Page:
Hospitals and schools look safe during rough times, but construction and real estate are looking grim as unemployment rising.

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WASHINGTON — Hospitals, schools and the assembly line at an airplane factory look like pretty good places to be with a recession looming and unemployment rising. Construction workers, real-estate agents and auto workers aren’t expected to fare as well.

The startling news that the economy lost 80,000 jobs in May and nearly a quarter-million over the last three months is the starkest signal yet that the country has probably fallen into a recession, with things on the job front expected to get worse.

“All the indicators suggest that we will see even larger job declines in coming months. Businesses are getting nervous and pulling back,” said Mark Zandi, chief economist at Moody’s

While the downturn is expected to be short and mild, economists are still forecasting the unemployment rate will climb much higher before the nation’s job engine sputters back to life.

Economists are forecasting a jobless rate that will peak at around 6 percent but probably not until early next year, several months after the recession is expected to end.

Analysts said as many as 2 million people could lose their jobs in the downturn.

In an environment of a sluggish economy and rising unemployment, analysts said there will be some safe harbors where job demand will keep growing.

First and foremost in this group will be health care, where the demographics of an aging population mean the demands for medical care will keep rising.

Also a bright spot in a generally bleak jobs picture will be education, again driven by the demographics of a rising population of school-age children and students attending colleges, community colleges and trade schools.

Outside of those areas, the falling value of the dollar against many foreign currencies is helping to power an export boom.

This is benefiting farmers and some segments of manufacturing, particularly airplane makers and factories producing various types of heavy machinery where the United States enjoys a competitive edge.

In general, hiring is expected to hold up in areas where consumers will keep spending money regardless of the health of the economy, such as at groceries, gasoline stations and repair shops.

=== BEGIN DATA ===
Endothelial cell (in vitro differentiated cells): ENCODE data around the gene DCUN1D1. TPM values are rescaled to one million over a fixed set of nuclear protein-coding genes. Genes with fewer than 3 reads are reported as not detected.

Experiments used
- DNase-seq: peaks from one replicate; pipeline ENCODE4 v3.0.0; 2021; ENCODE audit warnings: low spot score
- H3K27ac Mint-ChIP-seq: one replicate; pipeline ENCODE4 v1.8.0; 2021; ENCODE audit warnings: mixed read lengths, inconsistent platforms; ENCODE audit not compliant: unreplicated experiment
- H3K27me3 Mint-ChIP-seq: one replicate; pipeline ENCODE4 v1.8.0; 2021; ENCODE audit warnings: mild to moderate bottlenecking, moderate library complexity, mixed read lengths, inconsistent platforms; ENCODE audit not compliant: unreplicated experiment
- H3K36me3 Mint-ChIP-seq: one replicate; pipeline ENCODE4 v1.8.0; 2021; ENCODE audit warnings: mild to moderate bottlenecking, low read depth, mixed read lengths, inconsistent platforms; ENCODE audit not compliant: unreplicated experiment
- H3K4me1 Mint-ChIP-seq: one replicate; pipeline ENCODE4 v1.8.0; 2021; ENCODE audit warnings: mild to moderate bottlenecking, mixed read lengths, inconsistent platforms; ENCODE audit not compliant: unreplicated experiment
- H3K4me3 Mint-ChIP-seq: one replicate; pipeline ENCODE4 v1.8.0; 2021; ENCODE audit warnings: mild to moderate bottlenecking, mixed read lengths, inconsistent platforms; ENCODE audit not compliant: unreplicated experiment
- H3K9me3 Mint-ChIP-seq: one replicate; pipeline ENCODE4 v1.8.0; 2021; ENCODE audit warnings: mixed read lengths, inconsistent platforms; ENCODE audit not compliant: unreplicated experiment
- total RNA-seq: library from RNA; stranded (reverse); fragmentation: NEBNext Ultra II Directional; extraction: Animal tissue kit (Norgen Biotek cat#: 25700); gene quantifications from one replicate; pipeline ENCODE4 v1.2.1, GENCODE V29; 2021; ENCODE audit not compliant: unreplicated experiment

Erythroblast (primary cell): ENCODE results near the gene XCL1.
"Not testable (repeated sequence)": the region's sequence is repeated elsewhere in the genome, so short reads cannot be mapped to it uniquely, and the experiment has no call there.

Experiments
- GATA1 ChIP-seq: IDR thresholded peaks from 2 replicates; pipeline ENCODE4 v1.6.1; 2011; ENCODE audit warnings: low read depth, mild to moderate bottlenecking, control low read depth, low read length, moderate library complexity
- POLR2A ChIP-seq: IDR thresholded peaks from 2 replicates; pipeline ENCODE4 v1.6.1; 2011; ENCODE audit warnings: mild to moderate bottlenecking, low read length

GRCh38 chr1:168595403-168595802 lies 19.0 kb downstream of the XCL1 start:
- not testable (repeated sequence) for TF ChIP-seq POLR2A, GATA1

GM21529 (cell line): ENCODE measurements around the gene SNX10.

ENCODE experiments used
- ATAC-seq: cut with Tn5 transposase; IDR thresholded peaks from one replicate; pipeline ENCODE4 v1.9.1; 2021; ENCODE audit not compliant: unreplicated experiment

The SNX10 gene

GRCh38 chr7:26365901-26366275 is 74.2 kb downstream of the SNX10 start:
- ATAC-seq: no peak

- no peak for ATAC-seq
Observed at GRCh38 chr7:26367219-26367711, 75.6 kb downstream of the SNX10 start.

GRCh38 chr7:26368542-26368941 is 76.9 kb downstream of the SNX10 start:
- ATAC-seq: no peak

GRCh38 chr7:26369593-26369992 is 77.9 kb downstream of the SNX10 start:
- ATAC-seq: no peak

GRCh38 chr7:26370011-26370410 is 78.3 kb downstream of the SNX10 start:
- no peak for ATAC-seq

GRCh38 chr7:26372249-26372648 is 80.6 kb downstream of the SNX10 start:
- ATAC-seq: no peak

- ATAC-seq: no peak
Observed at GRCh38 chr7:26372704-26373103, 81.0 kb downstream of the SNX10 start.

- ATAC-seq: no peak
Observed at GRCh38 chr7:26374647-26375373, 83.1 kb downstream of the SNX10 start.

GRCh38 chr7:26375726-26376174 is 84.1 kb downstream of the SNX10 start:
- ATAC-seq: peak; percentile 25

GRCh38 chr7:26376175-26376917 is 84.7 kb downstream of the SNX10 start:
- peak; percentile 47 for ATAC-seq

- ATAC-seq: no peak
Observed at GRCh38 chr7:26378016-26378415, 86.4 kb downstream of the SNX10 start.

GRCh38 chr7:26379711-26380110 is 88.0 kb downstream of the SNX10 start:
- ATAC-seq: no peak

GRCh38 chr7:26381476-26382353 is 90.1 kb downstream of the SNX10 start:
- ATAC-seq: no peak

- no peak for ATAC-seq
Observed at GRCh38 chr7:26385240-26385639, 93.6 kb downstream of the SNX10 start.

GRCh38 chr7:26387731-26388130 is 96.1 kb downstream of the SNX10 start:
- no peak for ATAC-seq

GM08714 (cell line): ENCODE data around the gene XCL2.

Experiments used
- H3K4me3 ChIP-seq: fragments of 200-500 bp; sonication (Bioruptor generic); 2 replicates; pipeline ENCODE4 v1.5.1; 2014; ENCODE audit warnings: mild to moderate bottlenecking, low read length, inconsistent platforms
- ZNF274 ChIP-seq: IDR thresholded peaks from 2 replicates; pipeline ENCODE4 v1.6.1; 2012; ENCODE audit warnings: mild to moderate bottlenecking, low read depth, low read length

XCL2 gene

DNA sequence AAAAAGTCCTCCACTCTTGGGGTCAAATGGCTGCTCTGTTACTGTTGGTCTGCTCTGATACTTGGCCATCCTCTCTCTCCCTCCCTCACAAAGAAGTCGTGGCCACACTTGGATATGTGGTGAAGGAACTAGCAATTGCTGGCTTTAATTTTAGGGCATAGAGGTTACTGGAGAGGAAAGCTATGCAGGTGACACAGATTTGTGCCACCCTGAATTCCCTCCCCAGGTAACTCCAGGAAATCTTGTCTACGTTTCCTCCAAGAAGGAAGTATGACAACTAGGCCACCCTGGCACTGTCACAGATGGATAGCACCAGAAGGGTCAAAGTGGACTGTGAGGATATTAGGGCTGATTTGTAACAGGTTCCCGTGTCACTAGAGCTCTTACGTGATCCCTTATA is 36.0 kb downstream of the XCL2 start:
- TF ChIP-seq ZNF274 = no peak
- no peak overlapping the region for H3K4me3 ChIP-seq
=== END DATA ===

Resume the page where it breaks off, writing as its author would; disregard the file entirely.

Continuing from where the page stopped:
But companies selling discretionary services — such as segments of the tourism industry, from airline travel to hotels to restaurants — are likely to experience more layoffs.

“Anything that people can defer, like a vacation or buying a new car, tends to suffer,” said David Wyss, chief economist at Standard & Poor’s in New York.

“The basics like food and medicine tend to do pretty well.”

Small businesses, which generate the bulk of the country’s new jobs, are decidedly more pessimistic.

William Dunkelberg, chief economist at the National Federation of Independent Businesses, said hiring plans had plummeted, with the number of firms saying they planned to hire new workers exceeding those planning job cuts by just 3 percent in March, down from 11 percent in the group’s February survey.

Federal, state and local government employment generally holds up during a recession because of increased demand for services, although some states are warning of cutbacks due to falling tax revenues.

Nigel Gault, chief U.S. economist at Global Insight, said he expected a mild recession that will end when tax-rebate checks are spent this summer.

He said he wasn’t looking for as big a rise in unemployment as the 2001 downturn because companies have not added as many workers to their payrolls during the current expansion.

“We think companies are starting from a leaner position so they won’t have to lay off as many people,” he said.